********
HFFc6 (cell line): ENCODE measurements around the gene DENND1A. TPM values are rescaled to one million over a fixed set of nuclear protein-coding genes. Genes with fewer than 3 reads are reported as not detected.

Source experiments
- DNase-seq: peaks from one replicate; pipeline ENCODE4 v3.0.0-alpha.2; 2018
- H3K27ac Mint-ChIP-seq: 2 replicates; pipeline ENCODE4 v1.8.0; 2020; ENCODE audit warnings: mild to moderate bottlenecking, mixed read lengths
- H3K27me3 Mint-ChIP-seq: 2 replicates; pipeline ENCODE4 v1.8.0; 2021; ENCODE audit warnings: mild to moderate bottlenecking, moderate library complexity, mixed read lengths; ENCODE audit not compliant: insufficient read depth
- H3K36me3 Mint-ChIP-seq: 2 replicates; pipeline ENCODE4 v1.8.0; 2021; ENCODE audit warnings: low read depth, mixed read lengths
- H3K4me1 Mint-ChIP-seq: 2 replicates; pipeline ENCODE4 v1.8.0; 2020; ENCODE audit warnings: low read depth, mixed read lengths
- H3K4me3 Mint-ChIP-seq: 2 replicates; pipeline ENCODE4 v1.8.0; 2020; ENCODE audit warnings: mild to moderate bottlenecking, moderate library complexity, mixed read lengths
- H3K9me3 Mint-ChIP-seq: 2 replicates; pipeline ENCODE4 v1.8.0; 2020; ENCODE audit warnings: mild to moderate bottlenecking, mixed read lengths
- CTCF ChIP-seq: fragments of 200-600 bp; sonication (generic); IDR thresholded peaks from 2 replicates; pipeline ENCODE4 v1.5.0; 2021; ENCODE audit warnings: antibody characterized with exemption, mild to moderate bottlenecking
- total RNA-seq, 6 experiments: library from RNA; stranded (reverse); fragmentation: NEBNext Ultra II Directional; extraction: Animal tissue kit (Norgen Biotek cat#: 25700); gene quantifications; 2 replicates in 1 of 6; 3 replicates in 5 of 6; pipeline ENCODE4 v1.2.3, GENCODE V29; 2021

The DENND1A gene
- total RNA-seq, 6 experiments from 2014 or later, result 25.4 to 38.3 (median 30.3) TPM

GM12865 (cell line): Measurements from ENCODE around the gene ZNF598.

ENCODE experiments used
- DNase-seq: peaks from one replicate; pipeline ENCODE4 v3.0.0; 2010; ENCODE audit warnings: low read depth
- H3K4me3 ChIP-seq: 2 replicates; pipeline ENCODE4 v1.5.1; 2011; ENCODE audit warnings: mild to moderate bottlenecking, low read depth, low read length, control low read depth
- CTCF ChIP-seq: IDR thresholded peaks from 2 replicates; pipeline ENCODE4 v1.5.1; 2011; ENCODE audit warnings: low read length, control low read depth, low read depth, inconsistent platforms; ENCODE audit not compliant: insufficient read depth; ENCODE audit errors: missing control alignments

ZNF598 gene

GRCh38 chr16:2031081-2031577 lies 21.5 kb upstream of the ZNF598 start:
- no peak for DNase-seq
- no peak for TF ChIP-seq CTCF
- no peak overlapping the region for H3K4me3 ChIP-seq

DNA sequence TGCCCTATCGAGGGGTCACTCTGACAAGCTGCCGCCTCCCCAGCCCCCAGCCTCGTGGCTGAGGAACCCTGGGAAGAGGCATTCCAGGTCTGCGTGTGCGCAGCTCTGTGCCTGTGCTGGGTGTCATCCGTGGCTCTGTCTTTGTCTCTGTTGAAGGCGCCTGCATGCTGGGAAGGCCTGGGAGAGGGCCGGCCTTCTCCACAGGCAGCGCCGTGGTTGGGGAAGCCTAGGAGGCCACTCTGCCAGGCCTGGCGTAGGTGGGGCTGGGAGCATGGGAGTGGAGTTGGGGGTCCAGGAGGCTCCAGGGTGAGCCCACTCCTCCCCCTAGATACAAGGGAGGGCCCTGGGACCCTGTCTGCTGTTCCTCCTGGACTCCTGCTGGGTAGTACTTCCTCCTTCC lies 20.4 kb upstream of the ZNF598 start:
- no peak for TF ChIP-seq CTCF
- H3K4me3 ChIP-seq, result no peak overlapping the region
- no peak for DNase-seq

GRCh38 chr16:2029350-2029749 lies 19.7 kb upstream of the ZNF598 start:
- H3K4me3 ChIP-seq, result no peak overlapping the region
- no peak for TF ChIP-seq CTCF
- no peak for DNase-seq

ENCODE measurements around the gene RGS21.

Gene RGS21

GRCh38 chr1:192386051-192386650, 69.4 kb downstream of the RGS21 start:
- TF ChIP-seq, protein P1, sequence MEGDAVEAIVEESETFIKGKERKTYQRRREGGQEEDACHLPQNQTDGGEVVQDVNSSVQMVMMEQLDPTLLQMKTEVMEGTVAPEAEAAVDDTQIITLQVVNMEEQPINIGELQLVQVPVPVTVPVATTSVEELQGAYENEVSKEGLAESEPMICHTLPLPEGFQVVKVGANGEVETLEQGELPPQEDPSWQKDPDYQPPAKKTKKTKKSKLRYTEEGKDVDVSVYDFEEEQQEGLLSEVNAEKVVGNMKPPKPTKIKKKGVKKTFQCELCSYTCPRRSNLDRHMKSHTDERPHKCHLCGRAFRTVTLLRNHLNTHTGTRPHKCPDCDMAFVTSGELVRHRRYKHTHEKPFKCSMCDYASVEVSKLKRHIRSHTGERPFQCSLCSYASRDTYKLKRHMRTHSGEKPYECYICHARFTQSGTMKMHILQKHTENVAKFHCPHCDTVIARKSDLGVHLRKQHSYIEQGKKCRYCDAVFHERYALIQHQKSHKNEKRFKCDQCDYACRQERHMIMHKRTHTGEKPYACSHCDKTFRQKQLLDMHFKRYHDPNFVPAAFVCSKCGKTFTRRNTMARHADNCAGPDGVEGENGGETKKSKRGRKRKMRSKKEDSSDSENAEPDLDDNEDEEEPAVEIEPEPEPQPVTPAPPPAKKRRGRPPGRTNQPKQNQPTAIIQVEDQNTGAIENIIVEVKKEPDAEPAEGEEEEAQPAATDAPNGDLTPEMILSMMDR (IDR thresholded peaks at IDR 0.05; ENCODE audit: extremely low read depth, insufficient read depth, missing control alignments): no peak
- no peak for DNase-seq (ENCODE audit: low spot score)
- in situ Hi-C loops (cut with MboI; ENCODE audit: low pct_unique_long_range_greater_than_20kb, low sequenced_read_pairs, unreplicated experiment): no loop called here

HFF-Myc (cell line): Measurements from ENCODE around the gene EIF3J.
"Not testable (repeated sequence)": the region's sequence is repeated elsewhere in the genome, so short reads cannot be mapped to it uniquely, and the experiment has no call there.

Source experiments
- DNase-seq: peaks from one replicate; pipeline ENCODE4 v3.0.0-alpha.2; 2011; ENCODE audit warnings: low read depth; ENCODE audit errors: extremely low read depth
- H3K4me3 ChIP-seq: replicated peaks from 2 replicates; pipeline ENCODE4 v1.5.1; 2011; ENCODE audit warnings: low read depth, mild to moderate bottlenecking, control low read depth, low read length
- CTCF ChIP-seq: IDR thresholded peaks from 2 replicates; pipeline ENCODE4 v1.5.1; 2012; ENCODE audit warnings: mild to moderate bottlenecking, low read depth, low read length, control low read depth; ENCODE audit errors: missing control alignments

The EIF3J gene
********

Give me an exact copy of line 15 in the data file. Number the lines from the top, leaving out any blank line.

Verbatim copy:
ENCODE experiments used